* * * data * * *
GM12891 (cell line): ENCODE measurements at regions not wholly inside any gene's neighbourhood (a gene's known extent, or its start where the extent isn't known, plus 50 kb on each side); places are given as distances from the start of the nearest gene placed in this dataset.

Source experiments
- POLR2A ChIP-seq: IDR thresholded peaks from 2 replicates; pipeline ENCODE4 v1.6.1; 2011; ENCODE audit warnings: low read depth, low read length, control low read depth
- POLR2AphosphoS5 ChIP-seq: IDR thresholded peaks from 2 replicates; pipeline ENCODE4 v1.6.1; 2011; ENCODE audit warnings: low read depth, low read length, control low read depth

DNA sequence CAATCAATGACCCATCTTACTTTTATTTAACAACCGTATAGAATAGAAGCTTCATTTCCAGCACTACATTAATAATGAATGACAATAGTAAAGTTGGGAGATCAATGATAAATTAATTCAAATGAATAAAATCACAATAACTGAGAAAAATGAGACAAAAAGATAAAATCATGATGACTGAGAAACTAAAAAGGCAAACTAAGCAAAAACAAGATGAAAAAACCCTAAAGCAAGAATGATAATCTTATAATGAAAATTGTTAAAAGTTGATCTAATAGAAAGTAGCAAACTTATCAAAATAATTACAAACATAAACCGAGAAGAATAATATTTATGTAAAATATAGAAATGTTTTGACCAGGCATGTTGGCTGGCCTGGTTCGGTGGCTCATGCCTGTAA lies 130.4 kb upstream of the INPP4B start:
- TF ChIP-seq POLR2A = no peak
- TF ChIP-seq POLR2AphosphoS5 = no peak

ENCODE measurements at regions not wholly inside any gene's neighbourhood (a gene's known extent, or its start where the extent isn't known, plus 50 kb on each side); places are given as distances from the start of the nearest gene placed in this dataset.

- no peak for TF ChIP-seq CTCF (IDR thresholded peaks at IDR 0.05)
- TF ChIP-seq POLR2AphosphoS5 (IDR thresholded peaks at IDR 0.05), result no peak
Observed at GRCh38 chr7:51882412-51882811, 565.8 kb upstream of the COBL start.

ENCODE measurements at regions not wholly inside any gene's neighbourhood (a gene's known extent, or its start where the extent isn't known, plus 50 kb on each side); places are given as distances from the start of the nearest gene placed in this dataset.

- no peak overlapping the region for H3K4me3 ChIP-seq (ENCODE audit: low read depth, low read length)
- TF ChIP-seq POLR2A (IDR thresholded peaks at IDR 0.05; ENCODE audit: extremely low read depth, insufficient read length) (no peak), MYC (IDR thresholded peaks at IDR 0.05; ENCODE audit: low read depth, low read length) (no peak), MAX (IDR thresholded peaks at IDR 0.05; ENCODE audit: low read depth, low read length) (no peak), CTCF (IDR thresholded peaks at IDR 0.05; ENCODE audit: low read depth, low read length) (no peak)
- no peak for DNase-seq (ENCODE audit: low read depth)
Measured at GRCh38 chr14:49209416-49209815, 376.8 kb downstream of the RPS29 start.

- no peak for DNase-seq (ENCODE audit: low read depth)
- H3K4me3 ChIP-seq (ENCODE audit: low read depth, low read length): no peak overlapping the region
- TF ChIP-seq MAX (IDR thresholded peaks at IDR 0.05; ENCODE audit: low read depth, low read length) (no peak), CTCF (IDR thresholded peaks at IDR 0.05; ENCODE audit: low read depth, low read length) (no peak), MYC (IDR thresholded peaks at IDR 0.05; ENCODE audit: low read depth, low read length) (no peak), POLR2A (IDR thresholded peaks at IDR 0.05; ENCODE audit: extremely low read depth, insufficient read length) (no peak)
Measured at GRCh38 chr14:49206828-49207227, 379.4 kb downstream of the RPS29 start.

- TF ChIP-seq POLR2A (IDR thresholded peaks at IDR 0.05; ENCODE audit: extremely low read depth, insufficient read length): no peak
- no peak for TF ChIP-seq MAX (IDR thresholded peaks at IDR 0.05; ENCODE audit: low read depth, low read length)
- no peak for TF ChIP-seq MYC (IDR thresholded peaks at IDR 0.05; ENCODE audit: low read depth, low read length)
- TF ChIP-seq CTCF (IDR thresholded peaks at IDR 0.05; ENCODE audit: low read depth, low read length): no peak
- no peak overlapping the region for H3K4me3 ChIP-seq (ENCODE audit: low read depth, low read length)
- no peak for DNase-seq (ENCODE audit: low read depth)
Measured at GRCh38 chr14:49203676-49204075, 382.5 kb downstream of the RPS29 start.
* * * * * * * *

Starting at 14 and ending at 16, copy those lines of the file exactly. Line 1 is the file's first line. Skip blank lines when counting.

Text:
- TF ChIP-seq POLR2A (IDR thresholded peaks at IDR 0.05; ENCODE audit: extremely low read depth, insufficient read length) (no peak), MYC (IDR thresholded peaks at IDR 0.05; ENCODE audit: low read depth, low read length) (no peak), MAX (IDR thresholded peaks at IDR 0.05; ENCODE audit: low read depth, low read length) (no peak), CTCF (IDR thresholded peaks at IDR 0.05; ENCODE audit: low read depth, low read length) (no peak)
- no peak for DNase-seq (ENCODE audit: low read depth)
Measured at GRCh38 chr14:49209416-49209815, 376.8 kb downstream of the RPS29 start.